Using MAR in Australia
The longest serving managed aquifer recharge (MAR) operation in Australia was established in the mid-1960s and uses infiltration basins to recharge up to 45GL/yr on the Burdekin Delta, Queensland. In the next few decades, MAR operations were predominantly surface infiltration schemes for agricultural use.
Since the 1990s, there has been considerable progress in MAR in Australia with stormwater and wastewater for urban water supply. See a snapshot of MAR types in Australia in 2017.
Stormwater aquifer storage and recovery (ASR) for non-potable urban water use was first trialled at Andrews Farm, South Australia in the 1990s. Following the success of the Andrews Farm trial, uptake of stormwater ASR has grown in Adelaide to supply approximately 20 GL/yr currently, with potential to increase toward a target of 60 GL/yr by 2050.
Starting as unintentional recharge rather than MAR, stormwater use for drinking water supply via the aquifer has been operating in Mount Gambier, South Australia since the 1880s. Stormwater disposal wells were proven in the 1990s to contribute to the city’s water supply drawn from Blue Lake and will become MAR rather than unmanaged recharge after adoption of risk management plans.
Stormwater contribution to drinking water supply via aquifer storage transfer and recovery (ASTR) was trialled at Parafield, South Australia in the early 2000s, but is not currently an operational scheme. In Perth, recharge of roof runoff and stormwater into pits and basins makes a substantial contribution to the water recovered from wells for household irrigation and also to some mains water supply wells.
Wastewater ASR for irrigation supply was initially trialled at Bolivar, South Australia in the late 1990s. The Bolivar ASR concept has not proceeded to an operational scheme, but it is being considered as water supply option to increase agricultural productivity, while concurrently reducing nitrogen loads discharging to the marine environment.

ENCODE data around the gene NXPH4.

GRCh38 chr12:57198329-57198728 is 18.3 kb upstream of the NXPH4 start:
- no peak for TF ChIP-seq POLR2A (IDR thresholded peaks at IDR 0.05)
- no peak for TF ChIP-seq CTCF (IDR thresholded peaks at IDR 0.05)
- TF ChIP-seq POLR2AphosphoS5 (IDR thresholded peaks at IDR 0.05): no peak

From 2010, potable use of wastewater via groundwater replenishment (ASTR) was trialled extensively at Beenyup, Western Australia. Following the success of this trial, groundwater replenishment with treated wastewater was chosen as the next new climate resilient water source for Perth. A 14 GL/yr groundwater replenishment scheme is scheduled for operation in 2016.
CSIRO played an integral role in the three-year pilot trial undertaken to evaluate the feasibility of groundwater replenishment to boost drinking water supplies in the future.
MAR has also been applied in mining to manage water from dewatering and to ameliorate environmental impacts of dewatering. Cloudbreak iron ore mine in the Pilbara, Western Australia uses reinjection to manage at least 20 GL/yr of brackish and saline water. MAR is also developing for management of water in the emerging coal seam gas industry in south-east Queensland.
Where urban aquifers have been mapped in Perth, Adelaide and Melbourne, there are known prospects for managing the storage of more than 460 GL/yr urban supplies. Large areas of Australia are likely to have aquifers suited to MAR, but the storage potential has not yet been mapped.
Current research includes the potential for MAR to contribute to water-related development opportunities in northern Australia.